More outdoor events returning to Butler County in 2021: What planners are saying

Local event organizers and businesses are making adjustments to their schedules as warmer weather approaches, more people get vaccinations and Gov. Mike DeWine gets closer to lifting restrictions.

After about every event last year was cancelled due to the coronavirus pandemic, organizers hope DeWine’s announcement that county fairs can operate more fully this year is an indication that more regulations will be eliminated.

“People are itching to get outside and be social again,” said David Pearce, organizer of Middletown’s Ohio Balloon Challenge that was canceled in 2020. “We are not used to being indoors.”

Those who plan spring and summer events throughout the region said it’s too early to make “concrete decisions,” said Brittany Theilman, community events coordinator for the City of Fairfield.

DeWine’s restrictions could be removed “tomorrow or not until 2022,” Theilman said.

Hamilton’s annual Memorial Day Parade has been canceled for the second straight year, said organizer Michael Cupp. But he said Memorial Day ceremonies will start at 10 a.m. May 31 at the Butler County Soldiers Monument, 1 S. Monument Ave.

Color guards from the Hamilton Fire Department, Hamilton Police Department, Butler County Sheriff’s Office and AmVets will lay wreathes outside the monument. The ceremony will continue inside with several Butler County veterans talking about their experiences.

Canceling the parade “was a shame,” Cupp said, but there was no way it could follow the health guidelines.

Fairfield’s annual Memorial Day Parade will be a drive-by starting from the Fairfield Community Arts Center at 10 a.m. May 31, Theilman said.

The parade will drive by several public locations in Fairfield, including Veterans of Foreign Wars Post 1069, Fairfield Youth Playfields, Waterworks Park, Thomas O. Marsh Park, Fairfield Aquatic Center, Point Pleasant Park and Veterans Memorial Park. A limited number of free American flags for spectators will be available at the Arts Center.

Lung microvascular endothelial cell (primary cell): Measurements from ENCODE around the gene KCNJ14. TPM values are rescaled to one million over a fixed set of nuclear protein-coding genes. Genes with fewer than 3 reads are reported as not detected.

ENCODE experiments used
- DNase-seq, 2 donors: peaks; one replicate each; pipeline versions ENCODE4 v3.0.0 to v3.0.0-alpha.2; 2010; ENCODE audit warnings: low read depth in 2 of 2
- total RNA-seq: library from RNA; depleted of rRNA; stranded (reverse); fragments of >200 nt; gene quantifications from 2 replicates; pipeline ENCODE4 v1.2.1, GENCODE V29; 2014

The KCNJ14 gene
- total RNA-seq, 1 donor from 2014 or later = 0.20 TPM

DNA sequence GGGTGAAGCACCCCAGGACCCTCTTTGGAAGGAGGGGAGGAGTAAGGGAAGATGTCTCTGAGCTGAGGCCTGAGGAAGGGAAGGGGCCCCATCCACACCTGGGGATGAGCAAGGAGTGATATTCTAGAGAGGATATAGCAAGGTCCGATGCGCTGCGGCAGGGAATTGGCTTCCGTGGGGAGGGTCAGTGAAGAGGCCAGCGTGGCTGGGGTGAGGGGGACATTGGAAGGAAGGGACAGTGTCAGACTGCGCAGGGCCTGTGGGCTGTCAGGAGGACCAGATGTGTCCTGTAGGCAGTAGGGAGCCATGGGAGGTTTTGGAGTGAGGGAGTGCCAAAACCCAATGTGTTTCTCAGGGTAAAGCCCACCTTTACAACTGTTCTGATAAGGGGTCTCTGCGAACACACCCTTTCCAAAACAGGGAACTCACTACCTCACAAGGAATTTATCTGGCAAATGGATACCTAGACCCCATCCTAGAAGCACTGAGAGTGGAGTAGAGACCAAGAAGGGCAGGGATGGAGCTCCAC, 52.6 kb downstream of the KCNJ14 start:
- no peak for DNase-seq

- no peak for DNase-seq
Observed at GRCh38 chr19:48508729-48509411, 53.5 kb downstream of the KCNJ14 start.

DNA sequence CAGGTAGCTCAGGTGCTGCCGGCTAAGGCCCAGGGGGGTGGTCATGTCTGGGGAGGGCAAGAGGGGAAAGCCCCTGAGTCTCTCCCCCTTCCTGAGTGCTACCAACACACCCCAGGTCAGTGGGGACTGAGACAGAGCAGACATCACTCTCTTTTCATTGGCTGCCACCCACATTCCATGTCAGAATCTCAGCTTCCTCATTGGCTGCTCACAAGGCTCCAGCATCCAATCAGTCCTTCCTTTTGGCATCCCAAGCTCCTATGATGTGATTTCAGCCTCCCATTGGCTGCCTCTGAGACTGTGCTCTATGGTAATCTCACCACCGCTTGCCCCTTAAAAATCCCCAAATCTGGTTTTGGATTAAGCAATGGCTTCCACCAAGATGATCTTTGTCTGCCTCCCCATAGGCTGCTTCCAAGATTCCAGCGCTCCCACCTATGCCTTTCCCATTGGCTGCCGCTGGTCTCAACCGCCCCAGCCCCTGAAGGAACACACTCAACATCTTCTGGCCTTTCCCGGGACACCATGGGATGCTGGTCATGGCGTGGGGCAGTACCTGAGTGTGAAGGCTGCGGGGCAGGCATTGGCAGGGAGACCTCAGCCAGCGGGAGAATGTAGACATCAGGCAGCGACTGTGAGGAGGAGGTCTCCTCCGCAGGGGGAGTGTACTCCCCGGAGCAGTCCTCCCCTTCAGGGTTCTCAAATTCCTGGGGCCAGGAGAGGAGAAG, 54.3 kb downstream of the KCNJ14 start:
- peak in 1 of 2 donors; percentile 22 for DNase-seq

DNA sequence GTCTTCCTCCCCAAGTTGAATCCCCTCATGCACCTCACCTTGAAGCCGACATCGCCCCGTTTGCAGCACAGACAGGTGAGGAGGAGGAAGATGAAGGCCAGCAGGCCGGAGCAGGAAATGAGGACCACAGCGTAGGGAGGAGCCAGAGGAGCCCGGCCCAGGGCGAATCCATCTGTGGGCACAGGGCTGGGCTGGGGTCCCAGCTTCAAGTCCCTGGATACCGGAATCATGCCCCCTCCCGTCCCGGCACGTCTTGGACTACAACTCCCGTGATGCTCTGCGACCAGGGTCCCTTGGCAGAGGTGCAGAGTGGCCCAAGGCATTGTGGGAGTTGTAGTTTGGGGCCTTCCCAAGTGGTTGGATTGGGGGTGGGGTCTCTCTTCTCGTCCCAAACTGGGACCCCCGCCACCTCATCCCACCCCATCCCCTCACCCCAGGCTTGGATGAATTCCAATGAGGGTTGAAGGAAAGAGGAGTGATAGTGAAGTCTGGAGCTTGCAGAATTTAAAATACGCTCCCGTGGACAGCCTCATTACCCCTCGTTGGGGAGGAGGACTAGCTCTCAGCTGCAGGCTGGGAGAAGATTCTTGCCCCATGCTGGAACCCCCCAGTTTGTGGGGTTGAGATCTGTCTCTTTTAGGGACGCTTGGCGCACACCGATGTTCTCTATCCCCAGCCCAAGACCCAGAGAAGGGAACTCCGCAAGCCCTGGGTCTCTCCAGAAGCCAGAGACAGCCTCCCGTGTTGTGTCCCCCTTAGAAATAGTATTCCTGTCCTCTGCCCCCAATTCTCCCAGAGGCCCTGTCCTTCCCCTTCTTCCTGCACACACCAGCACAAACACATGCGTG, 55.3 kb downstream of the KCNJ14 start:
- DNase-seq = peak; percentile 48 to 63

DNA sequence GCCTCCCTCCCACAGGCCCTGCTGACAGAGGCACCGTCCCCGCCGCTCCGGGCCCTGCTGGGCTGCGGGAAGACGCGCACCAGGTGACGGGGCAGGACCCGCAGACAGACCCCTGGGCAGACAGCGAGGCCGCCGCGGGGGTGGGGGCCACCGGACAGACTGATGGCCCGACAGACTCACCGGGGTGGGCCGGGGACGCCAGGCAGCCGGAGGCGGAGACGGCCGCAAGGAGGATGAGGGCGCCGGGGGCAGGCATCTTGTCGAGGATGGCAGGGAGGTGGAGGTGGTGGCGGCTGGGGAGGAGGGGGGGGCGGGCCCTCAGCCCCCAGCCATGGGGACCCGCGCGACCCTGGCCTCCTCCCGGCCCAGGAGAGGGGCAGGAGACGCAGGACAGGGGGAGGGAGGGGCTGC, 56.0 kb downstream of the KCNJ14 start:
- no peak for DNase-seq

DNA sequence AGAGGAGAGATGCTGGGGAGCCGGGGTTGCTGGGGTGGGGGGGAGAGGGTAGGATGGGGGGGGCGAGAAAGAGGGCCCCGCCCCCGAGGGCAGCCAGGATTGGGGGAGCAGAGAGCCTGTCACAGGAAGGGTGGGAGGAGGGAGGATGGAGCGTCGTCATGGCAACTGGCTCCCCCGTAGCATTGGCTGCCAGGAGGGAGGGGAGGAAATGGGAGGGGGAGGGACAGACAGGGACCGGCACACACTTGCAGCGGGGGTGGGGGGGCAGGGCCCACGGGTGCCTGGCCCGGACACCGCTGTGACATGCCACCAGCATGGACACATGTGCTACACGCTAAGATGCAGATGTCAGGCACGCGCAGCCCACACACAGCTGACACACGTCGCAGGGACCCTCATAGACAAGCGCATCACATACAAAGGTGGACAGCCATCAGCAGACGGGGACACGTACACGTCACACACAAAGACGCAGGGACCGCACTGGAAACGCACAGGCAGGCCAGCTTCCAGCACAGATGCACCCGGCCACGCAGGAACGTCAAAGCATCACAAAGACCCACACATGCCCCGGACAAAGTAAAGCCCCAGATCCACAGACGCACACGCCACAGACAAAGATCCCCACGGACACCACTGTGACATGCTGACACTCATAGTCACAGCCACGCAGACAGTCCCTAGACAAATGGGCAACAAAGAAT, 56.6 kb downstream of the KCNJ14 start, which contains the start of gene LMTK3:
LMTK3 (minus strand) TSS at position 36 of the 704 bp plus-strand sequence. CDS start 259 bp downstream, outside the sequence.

Pearce called DeWine allowing county fairs “a very promising” sign that outdoor events will be held with mask and social distancing restrictions.

The Ohio Challenge is scheduled for July 16-17 at Smith Park with “a modified look,” Pearce said. That means the arts and craft fair may be eliminated to give food vendors and their customers additional space.

In West Chester Twp., spokeswoman Barb Wilson said The Takeover, a weekly concert series at The Square at Union Centre, probably will be pushed back one month. Instead of starting in June, the first concert is planned for July 8, she said.

The series typically ran through August. The schedule may change as the governor updates his regulations.

Other businesses are making more permanent changes to help residents enjoy outdoors. Two glass windows were knocked out of Spoken Bicycles, 1201 Central Ave. in Middletown, on Thursday and replaced with two retractable windows, 16 feet of table space outside and eight feet of table space inside.

The goal, Spoken Bicycles owner Otto Bohn said, is to create “an inside/outside vibe” that’s growing in popularity throughout downtowns.

The large glass windows push out, allowing patrons to enjoy drinks while sitting on stools inside the bike shop or outside near Central Avenue, he said.

“It’s going to be good,” Bohn said.

He believes the added seating will be popular for those who ride bikes, attend downtown’s First Friday events and spend the day shopping.

“People are excited about getting back out,” he said.

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